Genius is a bastardized word.
Allen Lim, the genius team physiologist for Radio Shack, will be the first to tell you that. He’s brilliant and dresses like a hipster with pork pie hat and swing dance shirt but he simply loves bike racing and working with the most dedicated bike racers in the world.
Genius doesn’t interest him.
I’ll just get this out of the way and say every time I talk to Lim –Tour of California, France, Colorado — he will fill my head with so many fascinating ideas and advances in the world of sports medicine and endurance sport training that my head spins.
I try to make a point to corner him because what he’s doing is what every smart team will do in the next few years. Jonathan Vaughters discovered him in Boulder for Garmin, then Radio Shack wrote a bigger pay check. Lance always buys the best.
I took a bet today in Vail that the story of the day would be the comeback of Levi Leipheimer in the time trial after his nervous, small cojones descent of Independence Pass into Aspen.
The younger, bolder Tejay Van Garderen took the risks on the wet, technical descent and deserved the win and the jersey.
But I suspected Levi would be back. His form was just too freakin’ good after a win in the Tour de Suisse, the hard miles of the Tour de France and his win in the Tour of Utah.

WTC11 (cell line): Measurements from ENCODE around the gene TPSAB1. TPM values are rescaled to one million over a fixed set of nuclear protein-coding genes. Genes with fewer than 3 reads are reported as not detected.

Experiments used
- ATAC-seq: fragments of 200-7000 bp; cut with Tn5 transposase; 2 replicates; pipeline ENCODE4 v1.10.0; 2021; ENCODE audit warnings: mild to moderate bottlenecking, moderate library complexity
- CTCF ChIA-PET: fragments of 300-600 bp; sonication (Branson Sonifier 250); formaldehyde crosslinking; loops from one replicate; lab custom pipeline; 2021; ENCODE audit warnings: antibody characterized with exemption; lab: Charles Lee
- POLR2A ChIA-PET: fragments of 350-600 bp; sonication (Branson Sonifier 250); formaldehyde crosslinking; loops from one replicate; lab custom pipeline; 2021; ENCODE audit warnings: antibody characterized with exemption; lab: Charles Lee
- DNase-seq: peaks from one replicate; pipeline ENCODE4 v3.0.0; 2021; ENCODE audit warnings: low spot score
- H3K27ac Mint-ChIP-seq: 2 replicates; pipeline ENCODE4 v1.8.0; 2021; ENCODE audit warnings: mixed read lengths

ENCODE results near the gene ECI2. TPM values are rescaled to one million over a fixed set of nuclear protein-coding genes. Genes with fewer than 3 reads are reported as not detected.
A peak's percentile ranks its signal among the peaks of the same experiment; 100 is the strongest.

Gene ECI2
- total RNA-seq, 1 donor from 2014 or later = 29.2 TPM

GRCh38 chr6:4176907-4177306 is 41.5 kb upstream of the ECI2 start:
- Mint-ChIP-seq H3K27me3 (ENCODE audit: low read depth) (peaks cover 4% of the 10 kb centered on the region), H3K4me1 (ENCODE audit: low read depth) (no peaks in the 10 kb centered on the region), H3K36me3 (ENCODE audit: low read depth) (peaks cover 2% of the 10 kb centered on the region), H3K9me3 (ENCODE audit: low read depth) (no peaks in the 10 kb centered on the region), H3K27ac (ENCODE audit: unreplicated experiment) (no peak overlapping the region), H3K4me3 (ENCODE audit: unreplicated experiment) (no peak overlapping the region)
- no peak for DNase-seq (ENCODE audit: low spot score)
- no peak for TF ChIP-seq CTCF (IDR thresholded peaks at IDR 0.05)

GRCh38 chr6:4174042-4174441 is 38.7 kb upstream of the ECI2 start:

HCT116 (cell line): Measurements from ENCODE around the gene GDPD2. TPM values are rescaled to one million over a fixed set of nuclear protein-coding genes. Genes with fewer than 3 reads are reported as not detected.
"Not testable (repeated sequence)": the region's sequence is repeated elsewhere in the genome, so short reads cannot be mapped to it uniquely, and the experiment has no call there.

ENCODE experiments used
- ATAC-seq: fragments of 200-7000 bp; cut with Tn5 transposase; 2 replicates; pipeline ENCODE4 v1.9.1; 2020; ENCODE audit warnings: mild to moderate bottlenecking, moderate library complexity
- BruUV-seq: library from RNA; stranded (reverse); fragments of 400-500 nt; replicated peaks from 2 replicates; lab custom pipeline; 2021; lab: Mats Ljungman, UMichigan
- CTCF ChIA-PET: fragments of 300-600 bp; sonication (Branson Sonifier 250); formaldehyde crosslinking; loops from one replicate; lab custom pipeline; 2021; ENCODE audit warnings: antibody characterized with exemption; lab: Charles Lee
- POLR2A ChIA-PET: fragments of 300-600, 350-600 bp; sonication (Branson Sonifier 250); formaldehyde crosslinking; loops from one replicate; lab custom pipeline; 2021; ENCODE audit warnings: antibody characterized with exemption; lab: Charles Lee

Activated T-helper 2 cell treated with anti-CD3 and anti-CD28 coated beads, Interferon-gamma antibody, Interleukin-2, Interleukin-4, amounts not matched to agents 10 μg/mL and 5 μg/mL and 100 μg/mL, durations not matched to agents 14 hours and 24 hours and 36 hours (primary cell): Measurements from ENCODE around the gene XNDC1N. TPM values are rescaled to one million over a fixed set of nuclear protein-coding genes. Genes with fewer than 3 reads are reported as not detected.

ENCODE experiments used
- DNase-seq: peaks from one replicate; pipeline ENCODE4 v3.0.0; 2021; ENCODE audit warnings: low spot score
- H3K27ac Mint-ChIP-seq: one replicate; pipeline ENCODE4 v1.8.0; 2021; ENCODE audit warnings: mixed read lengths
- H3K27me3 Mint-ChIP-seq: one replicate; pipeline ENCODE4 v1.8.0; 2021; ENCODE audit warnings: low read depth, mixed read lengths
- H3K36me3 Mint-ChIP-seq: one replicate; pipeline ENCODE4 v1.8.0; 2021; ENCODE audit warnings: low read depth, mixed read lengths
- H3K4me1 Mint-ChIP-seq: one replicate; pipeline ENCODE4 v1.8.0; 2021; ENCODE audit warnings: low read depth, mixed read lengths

I’m covering the US Pro Cycling Challenge for Cyclesport Magazine and Thursday, in the megabucks resort town of Vail, I rolled the dice on Levi.
So if you want to tell that story with some depth, you talk to Lim. He’s the guy that keeps the old diesel engines like Chris Horner and Andreas Kloden and Levi Leipheimer running so well and so fast. While he joked with me that half the time he thinks their mothers would do a better job of taking care of them and giving them the support they need, his innovations keep making them accelerate.
I could tell you a dozen things Lim did for the high altitude, thin air, uphill time trial in Vail. The things that would put Levi back in the leader’s jersey and in control of the entire race.
But I’ll just tell you one story for now. The team took Levi from the stage finish in Aspen immediately that evening to a private house in Vail, minutes from the time trial course. Extra calm, full massage, relaxed dinner, early bedtime — everything you would need to optimize recovery. That’s not just sports science, that’s smart thinking and logistics.
One of the many intriguing things Lim told me was about the massage. I asked him if Levi needed anything specific or out of the ordinary after that bone chilling descent of Independence Pass. He said yes, it wasn’t the legs that needed work, it was Levi’s jaw.
Levi was clenching his teeth so much on that cold and dangerous decent that he needed massage work around his mandibles –his jaw — to relax him again and bring him back to full recovery.
Ask obsessive time trial teams like Garmin-Cervelo about details, tiny advantages maximized, fractional edges pushed into quantifiable strengths. Everything counts. Lim gives Radio Shack the latest in sports medicine, endurance training and out of the box thinking.
Levi beat Christian Vande Velde by barely a half second. His jaw was loose and relaxed and his breathing was good. That is a measure of victory, of a tour won, on an operating budget justified, of sponsors thrilled and more top riders signed.
While Allen Lim insists he’s not a genius, he knows a thousand little ways to help his rider win a bike race.